I have had one for over twenty years on my last boat, and I have one on my current boat as well. I personally would not go to sea wiyhout one. A number of years ago we were able to save a woman who was having a miscarrage buy contacting the Coast Guard in the Cheasapeake Bay from the Bahamas and they coordinated the rescue. If you want to talk to someone close by, forget it, they are only good at long range, but the Coast Guard monitors them, or at least they did. KEEP IT BY ALL MEANS!
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Old 28-08-2015, 11:23   #7
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Re: iCOM IC-M700 any good

Quote:
Originally Posted by svHyLyte View Post
The M-700 is a very robust radio that, although lacking some of the 802 "Bells'n Whistles" is very serviceable. The AT-120 is an equally reliable, simple, antenna tuner. Our set has been on the boat since 1996 and I have yet to find a reason to replace it. The Mode Switch is a selector for transmission types although you will mostly want to use A3H for AM reception and A3J for SSB upper side-band. Turning the selector further counter clock wise gives you (an unmarked) SSB Lower Side Band. The owners manual for the radio can be found at http://www.thiecom.de/ftp/icom/icm700/ic-m700.pdf . The only change I made to our radio was the addition of a jack on the front panel that allows us to plug the radio into the microphone jack on our Lap Top for receiving Weather Fax transmissions (for that you'll need one of the simple weather fax programs that are available). Bill Trayfors, a member here, can give you much more info on the radio.

FWIW...
If I may ask, how did you add the front panel jack? Did you just tap directly into the output to the speaker or is there a special place to connect?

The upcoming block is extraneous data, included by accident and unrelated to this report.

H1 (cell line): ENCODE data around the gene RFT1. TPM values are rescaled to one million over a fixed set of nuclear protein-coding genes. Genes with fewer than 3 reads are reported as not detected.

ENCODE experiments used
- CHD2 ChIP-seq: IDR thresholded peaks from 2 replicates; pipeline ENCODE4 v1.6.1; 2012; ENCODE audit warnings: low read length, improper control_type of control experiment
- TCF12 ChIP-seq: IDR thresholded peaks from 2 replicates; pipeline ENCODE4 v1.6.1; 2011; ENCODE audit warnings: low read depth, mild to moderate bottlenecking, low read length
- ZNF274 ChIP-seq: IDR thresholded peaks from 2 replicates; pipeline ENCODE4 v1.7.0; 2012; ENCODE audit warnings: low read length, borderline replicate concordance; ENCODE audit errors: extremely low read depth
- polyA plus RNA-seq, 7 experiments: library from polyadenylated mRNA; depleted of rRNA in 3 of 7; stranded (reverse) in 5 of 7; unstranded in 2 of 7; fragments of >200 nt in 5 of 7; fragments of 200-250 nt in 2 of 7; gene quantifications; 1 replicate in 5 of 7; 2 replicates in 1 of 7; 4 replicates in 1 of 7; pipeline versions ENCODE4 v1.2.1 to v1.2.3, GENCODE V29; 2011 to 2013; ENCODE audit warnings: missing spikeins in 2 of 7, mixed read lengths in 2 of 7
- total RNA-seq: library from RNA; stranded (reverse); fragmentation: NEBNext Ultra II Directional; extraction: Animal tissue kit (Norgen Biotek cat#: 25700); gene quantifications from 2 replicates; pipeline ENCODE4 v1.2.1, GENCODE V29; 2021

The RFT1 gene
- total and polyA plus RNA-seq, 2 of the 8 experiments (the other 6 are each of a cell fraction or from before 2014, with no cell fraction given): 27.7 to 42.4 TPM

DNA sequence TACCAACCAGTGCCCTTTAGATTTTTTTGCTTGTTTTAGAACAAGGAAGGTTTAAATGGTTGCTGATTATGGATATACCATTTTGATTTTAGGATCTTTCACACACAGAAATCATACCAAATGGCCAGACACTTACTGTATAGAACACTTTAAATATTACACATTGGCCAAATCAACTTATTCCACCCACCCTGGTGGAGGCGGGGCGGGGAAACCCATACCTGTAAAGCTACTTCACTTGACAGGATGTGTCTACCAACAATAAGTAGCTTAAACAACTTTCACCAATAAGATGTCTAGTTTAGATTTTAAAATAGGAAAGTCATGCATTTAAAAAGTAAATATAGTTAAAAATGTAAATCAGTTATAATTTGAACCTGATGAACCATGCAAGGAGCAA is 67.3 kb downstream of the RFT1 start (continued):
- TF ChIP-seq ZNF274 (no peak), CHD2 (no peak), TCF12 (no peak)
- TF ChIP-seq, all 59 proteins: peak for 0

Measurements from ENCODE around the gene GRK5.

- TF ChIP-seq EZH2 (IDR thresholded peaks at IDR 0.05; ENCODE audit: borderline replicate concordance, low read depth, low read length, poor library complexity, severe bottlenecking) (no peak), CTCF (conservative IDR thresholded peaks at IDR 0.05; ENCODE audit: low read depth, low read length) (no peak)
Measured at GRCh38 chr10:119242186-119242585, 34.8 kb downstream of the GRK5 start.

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Old 28-08-2015, 11:44   #8
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Re: iCOM IC-M700 any good

I have one in the shop as we speak. Got it for a very reasonable price, but it appears to be txing off frequency, which is a problem. Thought at first it was a misaligned PLL board, then possibly an oscillator and now the tech has decided it might be the sideband filter. I got it strictly for voice comm, so hope I can get it working!
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Old 28-08-2015, 12:04   #9
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Re: iCOM IC-M700 any good

Lester,
Not to sound like a "know-it-all", but this is just not true...
Quote:
Originally Posted by lesterbutch View Post
. If you want to talk to someone close by, forget it, they are only good at long range,
HF communications ("SSB") is actually more reliable (and predictable) at the shorter ranges, i.e. "close by", such as within a few hundred miles....this is typically via Near Vertical Incident Skywave, and is a fairly reliable and robust means of communications...

The most significant reasons why some on-board cruising boats seem to think otherwise are:
a) a misunderstanding of radiowave propagation
b) improper frequency/channel choice for the distance/range, and time-of-day...
c) vertical antenna's null overhead...

And, over the past few decades these first two ignorance's have grown to become the reason that some propagate the myth that "SSB don't work"...